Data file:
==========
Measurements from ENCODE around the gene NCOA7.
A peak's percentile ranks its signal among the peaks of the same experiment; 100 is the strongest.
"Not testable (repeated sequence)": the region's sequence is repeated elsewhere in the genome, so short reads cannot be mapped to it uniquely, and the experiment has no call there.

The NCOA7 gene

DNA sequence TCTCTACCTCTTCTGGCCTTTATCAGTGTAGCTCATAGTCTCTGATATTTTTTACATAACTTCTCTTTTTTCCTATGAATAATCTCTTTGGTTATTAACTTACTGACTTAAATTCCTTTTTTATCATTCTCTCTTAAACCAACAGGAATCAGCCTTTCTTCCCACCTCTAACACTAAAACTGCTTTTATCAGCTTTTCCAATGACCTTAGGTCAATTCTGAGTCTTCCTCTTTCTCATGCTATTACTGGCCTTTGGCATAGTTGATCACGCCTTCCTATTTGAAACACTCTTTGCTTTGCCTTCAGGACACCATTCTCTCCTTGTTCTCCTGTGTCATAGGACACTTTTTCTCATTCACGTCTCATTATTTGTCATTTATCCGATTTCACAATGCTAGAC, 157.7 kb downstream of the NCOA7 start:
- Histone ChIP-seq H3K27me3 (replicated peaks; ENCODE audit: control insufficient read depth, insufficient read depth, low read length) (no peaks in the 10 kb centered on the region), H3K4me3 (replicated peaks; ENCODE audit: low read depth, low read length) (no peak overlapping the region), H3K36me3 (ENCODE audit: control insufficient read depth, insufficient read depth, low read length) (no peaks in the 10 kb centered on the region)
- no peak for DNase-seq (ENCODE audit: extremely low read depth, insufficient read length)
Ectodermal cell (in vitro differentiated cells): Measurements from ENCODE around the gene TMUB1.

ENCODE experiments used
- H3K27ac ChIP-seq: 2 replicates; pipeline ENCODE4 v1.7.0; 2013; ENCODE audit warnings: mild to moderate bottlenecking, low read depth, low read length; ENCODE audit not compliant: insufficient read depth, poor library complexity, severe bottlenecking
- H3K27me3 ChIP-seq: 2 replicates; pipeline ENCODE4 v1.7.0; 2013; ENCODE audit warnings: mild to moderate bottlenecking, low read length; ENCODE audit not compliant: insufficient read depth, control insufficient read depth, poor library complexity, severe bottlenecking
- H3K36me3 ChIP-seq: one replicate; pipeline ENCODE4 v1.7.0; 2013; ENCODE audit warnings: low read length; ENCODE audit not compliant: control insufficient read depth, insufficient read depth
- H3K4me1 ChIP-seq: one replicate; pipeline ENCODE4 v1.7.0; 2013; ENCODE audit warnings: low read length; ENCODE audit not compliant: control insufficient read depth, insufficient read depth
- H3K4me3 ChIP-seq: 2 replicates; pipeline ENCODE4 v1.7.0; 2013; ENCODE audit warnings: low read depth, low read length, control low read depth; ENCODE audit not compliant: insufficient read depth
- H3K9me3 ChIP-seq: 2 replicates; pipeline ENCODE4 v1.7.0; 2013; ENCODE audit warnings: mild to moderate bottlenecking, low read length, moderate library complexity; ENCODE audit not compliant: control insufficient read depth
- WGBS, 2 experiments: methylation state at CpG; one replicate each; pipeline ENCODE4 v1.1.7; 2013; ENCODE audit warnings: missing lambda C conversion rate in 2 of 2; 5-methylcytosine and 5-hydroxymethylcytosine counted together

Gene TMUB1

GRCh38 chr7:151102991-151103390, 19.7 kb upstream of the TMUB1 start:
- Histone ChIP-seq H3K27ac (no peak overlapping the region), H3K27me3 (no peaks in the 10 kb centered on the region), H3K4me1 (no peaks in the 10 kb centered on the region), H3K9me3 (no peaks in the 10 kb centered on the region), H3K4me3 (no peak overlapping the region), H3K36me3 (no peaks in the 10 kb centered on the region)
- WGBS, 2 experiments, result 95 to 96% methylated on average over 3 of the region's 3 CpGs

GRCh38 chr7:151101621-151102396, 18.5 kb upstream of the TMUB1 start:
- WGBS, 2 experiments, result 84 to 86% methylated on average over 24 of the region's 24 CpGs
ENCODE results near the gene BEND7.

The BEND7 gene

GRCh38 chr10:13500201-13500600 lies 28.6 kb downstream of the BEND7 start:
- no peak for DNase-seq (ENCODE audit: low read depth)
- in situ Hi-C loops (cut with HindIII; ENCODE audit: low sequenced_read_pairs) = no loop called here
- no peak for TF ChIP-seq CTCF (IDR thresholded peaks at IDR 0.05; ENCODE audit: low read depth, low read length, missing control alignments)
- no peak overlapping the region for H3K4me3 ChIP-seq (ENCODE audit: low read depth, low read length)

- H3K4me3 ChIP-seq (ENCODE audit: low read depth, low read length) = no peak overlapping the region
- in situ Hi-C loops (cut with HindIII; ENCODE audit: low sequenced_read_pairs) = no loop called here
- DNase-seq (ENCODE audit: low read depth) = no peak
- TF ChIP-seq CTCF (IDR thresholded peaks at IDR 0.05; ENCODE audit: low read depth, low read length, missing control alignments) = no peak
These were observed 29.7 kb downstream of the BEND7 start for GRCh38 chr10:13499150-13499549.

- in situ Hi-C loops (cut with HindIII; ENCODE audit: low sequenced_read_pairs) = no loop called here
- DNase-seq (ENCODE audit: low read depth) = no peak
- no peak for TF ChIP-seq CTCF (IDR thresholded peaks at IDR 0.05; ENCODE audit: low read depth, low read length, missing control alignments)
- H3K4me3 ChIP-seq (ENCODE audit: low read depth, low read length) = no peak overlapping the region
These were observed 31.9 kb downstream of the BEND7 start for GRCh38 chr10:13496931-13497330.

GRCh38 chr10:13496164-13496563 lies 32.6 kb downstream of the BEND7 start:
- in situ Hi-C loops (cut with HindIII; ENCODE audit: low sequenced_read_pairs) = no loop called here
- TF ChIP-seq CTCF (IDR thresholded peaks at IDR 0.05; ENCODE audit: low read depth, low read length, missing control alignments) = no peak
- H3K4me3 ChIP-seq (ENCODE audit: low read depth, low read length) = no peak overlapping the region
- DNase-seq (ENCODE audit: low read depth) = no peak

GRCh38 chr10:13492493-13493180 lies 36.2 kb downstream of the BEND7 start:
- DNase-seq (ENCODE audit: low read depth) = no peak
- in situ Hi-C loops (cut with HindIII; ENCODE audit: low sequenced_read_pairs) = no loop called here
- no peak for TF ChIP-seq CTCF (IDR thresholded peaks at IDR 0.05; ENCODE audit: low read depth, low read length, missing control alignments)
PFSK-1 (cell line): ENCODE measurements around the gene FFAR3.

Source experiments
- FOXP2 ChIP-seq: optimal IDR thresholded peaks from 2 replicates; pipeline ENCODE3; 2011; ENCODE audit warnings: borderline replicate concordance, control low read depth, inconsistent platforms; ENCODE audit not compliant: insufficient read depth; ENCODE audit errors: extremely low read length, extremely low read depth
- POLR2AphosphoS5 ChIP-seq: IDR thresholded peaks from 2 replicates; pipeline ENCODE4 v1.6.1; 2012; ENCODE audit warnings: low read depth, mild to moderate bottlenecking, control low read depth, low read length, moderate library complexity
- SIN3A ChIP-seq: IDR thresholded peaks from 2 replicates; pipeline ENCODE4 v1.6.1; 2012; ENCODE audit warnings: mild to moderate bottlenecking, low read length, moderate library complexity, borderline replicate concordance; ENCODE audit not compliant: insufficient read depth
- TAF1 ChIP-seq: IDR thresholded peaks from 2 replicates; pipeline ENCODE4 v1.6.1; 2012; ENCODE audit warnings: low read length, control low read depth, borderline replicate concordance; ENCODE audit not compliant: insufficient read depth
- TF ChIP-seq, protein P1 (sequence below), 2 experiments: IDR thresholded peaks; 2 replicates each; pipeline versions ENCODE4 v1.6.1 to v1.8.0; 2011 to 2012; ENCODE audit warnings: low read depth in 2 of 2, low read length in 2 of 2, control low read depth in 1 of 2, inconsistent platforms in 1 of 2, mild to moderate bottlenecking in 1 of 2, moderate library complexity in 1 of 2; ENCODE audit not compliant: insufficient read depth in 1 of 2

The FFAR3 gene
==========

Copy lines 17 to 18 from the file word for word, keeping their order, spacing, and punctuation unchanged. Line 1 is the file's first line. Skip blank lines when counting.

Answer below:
Gene TMUB1

GRCh38 chr7:151102991-151103390, 19.7 kb upstream of the TMUB1 start: